The Fragility Forum is a biennial event that brings together policymakers and practitioners from humanitarian, development, peace, and security communities; public and private sector; academia; and civil society. The objective is to exchange innovative ideas and knowledge to improve development approaches in fragile, conflict, and violence-affected (FCV) settings to foster peace and stability.
A Changing Global Landscape
The global response to fragility, conflict, and violence is constantly evolving to adapt to the ongoing changes in the international context. In recent years, new and intensifying crises have posed new challenges:
– The COVID-19 pandemic has led to a loss of life, health, and a socioeconomic crisis truly unprecedented in modern history. It has widened inequalities and exposed structural vulnerabilities not just in already fragile contexts, but also in places not previously considered to be fragile. These trends are likely to intensify and to compromise even modest progress on the SDGs for both low- and middle-income countries affected by fragility and conflict.
– Climate change is most intensely affecting the poorest and most vulnerable communities, especially in fragile and conflict-affected settings. It is pushing more people into extreme poverty, forcing displacement, increasing food insecurity, and exacerbating existing drivers of conflict, and violence in fragile settings.
– After decades of steady decline, global extreme poverty rose in 2020 for the first time in over 20 years as the disruption of the COVID-19 pandemic compounded the forces of conflict and climate change, which were already slowing poverty reduction progress. Around 100 million more people are living in extreme poverty, of which about 20 million are in fragile and conflict-affected situations.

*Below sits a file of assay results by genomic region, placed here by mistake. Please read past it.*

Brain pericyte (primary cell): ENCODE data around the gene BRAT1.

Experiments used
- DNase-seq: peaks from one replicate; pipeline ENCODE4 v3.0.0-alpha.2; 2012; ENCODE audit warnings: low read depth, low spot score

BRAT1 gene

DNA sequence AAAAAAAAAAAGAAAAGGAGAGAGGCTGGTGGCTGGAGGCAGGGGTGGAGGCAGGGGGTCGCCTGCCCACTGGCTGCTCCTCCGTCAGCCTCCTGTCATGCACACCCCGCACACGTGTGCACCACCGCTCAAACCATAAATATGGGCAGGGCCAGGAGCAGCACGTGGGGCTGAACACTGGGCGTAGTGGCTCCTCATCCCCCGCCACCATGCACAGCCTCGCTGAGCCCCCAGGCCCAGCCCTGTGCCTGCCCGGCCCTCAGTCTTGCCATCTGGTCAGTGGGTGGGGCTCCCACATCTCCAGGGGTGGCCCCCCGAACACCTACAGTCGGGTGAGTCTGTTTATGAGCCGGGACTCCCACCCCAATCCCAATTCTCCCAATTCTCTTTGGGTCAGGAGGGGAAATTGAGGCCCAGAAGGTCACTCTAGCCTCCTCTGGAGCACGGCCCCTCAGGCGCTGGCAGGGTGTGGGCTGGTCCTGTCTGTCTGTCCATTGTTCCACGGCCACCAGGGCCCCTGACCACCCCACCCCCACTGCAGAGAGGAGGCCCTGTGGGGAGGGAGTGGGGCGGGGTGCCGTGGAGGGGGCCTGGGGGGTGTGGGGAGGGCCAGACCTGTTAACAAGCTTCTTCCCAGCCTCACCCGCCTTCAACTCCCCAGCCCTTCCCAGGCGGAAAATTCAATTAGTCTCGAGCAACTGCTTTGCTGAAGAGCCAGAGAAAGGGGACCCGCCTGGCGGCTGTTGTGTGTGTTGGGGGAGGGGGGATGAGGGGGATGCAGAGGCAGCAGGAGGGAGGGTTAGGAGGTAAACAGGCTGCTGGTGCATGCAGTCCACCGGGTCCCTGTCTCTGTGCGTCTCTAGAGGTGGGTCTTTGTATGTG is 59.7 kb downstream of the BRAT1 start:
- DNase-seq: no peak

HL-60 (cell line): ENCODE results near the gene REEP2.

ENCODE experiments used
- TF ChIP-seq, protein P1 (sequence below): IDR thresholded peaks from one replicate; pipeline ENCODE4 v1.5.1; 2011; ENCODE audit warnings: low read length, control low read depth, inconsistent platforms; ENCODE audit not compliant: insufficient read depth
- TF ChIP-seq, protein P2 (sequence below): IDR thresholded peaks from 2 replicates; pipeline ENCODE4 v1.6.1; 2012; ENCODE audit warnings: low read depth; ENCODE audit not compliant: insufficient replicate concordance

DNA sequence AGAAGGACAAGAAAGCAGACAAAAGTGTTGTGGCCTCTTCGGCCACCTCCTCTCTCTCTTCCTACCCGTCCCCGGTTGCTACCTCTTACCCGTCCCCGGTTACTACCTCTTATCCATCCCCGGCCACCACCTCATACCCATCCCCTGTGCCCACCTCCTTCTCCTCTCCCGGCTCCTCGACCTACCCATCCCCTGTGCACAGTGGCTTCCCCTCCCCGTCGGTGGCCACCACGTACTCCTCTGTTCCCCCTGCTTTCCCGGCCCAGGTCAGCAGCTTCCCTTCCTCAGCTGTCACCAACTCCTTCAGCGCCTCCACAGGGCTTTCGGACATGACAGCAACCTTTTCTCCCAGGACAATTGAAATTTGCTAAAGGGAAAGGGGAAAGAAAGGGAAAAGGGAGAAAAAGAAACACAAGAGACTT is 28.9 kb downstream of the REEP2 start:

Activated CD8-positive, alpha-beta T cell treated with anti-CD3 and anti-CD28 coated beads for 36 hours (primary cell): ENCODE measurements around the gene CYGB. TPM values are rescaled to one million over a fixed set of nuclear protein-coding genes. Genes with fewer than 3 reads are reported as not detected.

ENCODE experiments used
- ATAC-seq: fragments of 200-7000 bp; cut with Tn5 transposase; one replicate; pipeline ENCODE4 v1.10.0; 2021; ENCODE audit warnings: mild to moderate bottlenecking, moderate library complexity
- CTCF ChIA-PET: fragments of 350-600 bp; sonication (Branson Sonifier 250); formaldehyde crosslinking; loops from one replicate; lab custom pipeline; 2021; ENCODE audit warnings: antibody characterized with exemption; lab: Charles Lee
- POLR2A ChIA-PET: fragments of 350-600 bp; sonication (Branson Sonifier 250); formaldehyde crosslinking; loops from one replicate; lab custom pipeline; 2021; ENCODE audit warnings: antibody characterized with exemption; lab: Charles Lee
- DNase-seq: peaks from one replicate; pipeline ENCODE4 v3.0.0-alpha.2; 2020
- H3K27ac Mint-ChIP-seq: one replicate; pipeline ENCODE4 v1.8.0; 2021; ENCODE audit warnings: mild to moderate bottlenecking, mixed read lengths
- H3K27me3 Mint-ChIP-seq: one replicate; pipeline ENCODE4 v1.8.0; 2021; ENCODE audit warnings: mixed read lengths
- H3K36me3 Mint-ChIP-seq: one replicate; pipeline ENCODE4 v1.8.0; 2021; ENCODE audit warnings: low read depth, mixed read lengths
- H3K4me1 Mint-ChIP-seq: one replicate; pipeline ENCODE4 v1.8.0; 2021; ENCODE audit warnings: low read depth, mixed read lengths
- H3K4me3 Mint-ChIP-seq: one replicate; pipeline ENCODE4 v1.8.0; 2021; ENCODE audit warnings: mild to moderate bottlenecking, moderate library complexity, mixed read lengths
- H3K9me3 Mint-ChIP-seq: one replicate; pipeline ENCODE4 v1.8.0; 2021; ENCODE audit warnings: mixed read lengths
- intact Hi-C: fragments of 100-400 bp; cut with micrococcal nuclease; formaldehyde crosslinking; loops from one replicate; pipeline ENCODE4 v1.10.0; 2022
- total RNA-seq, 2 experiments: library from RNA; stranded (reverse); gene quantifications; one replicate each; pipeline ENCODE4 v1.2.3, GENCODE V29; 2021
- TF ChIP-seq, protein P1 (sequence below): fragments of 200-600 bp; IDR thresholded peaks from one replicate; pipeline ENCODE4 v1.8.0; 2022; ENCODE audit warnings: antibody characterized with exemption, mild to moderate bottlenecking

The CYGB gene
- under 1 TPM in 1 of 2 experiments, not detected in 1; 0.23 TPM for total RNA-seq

These trends are threatening to reverse decades of development gains in many countries: by 2022, GDP in countries affected by FCV is expected to be 8.3% below pre-pandemic projections.
Reflecting on the Evolution of Response to FCV
Ten years ago, the seminal 2011 World Development Report (WDR) on Conflict, Security, and Development furthered our understanding of key factors of peace and stability. The central message of the report was that strengthening capable, accountable, and legitimate institutions and governance to provide citizen security, justice, and jobs was crucial to breaking cycles of violence. The WDR 2011 also advocated for country leadership and an international system fit to address 21st-century risks: a system that is inclusive, responsive and that promotes active collaboration across humanitarian, development, peace, and security actors. These concepts were also picked up later by the joint UN-WBG Pathways for Peace report and the WBG Fragility, Conflict, and Violence Strategy.
Fragility Forum 2022 Focus
As complexity and uncertainty become the new normal, the Fragility Forum 2022 will explore how the international community can best support countries affected by fragility, conflict, and violence in a dramatically changing global landscape. It will revisit some of the key findings of the WDR 2011, look into the evolution of the global response to FCV since then, and consider how to adapt it to new, dynamic contexts.